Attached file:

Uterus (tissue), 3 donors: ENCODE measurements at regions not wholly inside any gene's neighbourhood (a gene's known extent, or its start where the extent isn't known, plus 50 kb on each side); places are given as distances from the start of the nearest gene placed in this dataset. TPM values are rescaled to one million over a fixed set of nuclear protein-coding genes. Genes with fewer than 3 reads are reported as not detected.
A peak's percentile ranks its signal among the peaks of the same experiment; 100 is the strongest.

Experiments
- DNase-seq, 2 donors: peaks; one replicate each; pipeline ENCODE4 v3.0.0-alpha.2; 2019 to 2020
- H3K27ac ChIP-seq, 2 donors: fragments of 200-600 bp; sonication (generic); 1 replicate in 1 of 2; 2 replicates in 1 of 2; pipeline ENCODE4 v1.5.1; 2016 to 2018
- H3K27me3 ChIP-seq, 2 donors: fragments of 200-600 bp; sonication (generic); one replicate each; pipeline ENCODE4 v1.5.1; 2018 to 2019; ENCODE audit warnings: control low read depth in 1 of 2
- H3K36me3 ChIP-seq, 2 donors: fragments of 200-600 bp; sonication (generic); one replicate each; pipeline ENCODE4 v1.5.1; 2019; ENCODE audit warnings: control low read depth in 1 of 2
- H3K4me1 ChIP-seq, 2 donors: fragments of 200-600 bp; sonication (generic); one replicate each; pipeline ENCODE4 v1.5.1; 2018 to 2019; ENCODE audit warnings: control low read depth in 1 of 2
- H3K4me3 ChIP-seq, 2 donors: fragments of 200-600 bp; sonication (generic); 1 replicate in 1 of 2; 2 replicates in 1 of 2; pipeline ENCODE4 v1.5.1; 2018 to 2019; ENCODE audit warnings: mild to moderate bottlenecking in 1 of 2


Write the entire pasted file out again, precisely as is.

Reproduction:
Uterus (tissue), 3 donors: ENCODE measurements at regions not wholly inside any gene's neighbourhood (a gene's known extent, or its start where the extent isn't known, plus 50 kb on each side); places are given as distances from the start of the nearest gene placed in this dataset. TPM values are rescaled to one million over a fixed set of nuclear protein-coding genes. Genes with fewer than 3 reads are reported as not detected.
A peak's percentile ranks its signal among the peaks of the same experiment; 100 is the strongest.

Experiments
- DNase-seq, 2 donors: peaks; one replicate each; pipeline ENCODE4 v3.0.0-alpha.2; 2019 to 2020
- H3K27ac ChIP-seq, 2 donors: fragments of 200-600 bp; sonication (generic); 1 replicate in 1 of 2; 2 replicates in 1 of 2; pipeline ENCODE4 v1.5.1; 2016 to 2018
- H3K27me3 ChIP-seq, 2 donors: fragments of 200-600 bp; sonication (generic); one replicate each; pipeline ENCODE4 v1.5.1; 2018 to 2019; ENCODE audit warnings: control low read depth in 1 of 2
- H3K36me3 ChIP-seq, 2 donors: fragments of 200-600 bp; sonication (generic); one replicate each; pipeline ENCODE4 v1.5.1; 2019; ENCODE audit warnings: control low read depth in 1 of 2
- H3K4me1 ChIP-seq, 2 donors: fragments of 200-600 bp; sonication (generic); one replicate each; pipeline ENCODE4 v1.5.1; 2018 to 2019; ENCODE audit warnings: control low read depth in 1 of 2
- H3K4me3 ChIP-seq, 2 donors: fragments of 200-600 bp; sonication (generic); 1 replicate in 1 of 2; 2 replicates in 1 of 2; pipeline ENCODE4 v1.5.1; 2018 to 2019; ENCODE audit warnings: mild to moderate bottlenecking in 1 of 2